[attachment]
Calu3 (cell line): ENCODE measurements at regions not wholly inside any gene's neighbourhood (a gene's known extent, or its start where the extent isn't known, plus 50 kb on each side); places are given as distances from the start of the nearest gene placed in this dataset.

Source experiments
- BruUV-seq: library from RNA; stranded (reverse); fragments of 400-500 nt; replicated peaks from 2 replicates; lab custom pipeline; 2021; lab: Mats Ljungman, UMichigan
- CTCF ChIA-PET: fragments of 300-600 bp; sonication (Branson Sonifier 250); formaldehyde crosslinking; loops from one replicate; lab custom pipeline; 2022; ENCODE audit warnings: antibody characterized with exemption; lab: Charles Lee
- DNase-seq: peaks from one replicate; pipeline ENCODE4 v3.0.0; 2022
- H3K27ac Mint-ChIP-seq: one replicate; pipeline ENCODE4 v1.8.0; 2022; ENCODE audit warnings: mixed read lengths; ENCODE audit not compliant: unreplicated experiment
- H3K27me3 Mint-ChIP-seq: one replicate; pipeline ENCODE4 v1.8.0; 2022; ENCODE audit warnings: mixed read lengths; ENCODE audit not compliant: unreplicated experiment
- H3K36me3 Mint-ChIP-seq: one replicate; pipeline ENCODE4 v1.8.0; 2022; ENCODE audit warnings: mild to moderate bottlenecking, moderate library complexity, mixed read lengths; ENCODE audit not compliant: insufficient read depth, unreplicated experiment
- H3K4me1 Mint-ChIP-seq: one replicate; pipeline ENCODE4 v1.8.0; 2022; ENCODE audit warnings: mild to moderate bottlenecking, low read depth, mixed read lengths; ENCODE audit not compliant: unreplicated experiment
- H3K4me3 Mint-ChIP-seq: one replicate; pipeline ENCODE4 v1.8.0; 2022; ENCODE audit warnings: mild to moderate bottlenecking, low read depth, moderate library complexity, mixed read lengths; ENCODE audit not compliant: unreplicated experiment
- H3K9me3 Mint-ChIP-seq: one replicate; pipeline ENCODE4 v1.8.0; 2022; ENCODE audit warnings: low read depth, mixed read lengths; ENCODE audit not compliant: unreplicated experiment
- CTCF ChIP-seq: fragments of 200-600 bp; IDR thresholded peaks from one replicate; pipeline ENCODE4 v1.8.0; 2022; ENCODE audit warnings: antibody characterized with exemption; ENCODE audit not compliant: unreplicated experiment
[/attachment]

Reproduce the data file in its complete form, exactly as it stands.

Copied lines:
Calu3 (cell line): ENCODE measurements at regions not wholly inside any gene's neighbourhood (a gene's known extent, or its start where the extent isn't known, plus 50 kb on each side); places are given as distances from the start of the nearest gene placed in this dataset.

Source experiments
- BruUV-seq: library from RNA; stranded (reverse); fragments of 400-500 nt; replicated peaks from 2 replicates; lab custom pipeline; 2021; lab: Mats Ljungman, UMichigan
- CTCF ChIA-PET: fragments of 300-600 bp; sonication (Branson Sonifier 250); formaldehyde crosslinking; loops from one replicate; lab custom pipeline; 2022; ENCODE audit warnings: antibody characterized with exemption; lab: Charles Lee
- DNase-seq: peaks from one replicate; pipeline ENCODE4 v3.0.0; 2022
- H3K27ac Mint-ChIP-seq: one replicate; pipeline ENCODE4 v1.8.0; 2022; ENCODE audit warnings: mixed read lengths; ENCODE audit not compliant: unreplicated experiment
- H3K27me3 Mint-ChIP-seq: one replicate; pipeline ENCODE4 v1.8.0; 2022; ENCODE audit warnings: mixed read lengths; ENCODE audit not compliant: unreplicated experiment
- H3K36me3 Mint-ChIP-seq: one replicate; pipeline ENCODE4 v1.8.0; 2022; ENCODE audit warnings: mild to moderate bottlenecking, moderate library complexity, mixed read lengths; ENCODE audit not compliant: insufficient read depth, unreplicated experiment
- H3K4me1 Mint-ChIP-seq: one replicate; pipeline ENCODE4 v1.8.0; 2022; ENCODE audit warnings: mild to moderate bottlenecking, low read depth, mixed read lengths; ENCODE audit not compliant: unreplicated experiment
- H3K4me3 Mint-ChIP-seq: one replicate; pipeline ENCODE4 v1.8.0; 2022; ENCODE audit warnings: mild to moderate bottlenecking, low read depth, moderate library complexity, mixed read lengths; ENCODE audit not compliant: unreplicated experiment
- H3K9me3 Mint-ChIP-seq: one replicate; pipeline ENCODE4 v1.8.0; 2022; ENCODE audit warnings: low read depth, mixed read lengths; ENCODE audit not compliant: unreplicated experiment
- CTCF ChIP-seq: fragments of 200-600 bp; IDR thresholded peaks from one replicate; pipeline ENCODE4 v1.8.0; 2022; ENCODE audit warnings: antibody characterized with exemption; ENCODE audit not compliant: unreplicated experiment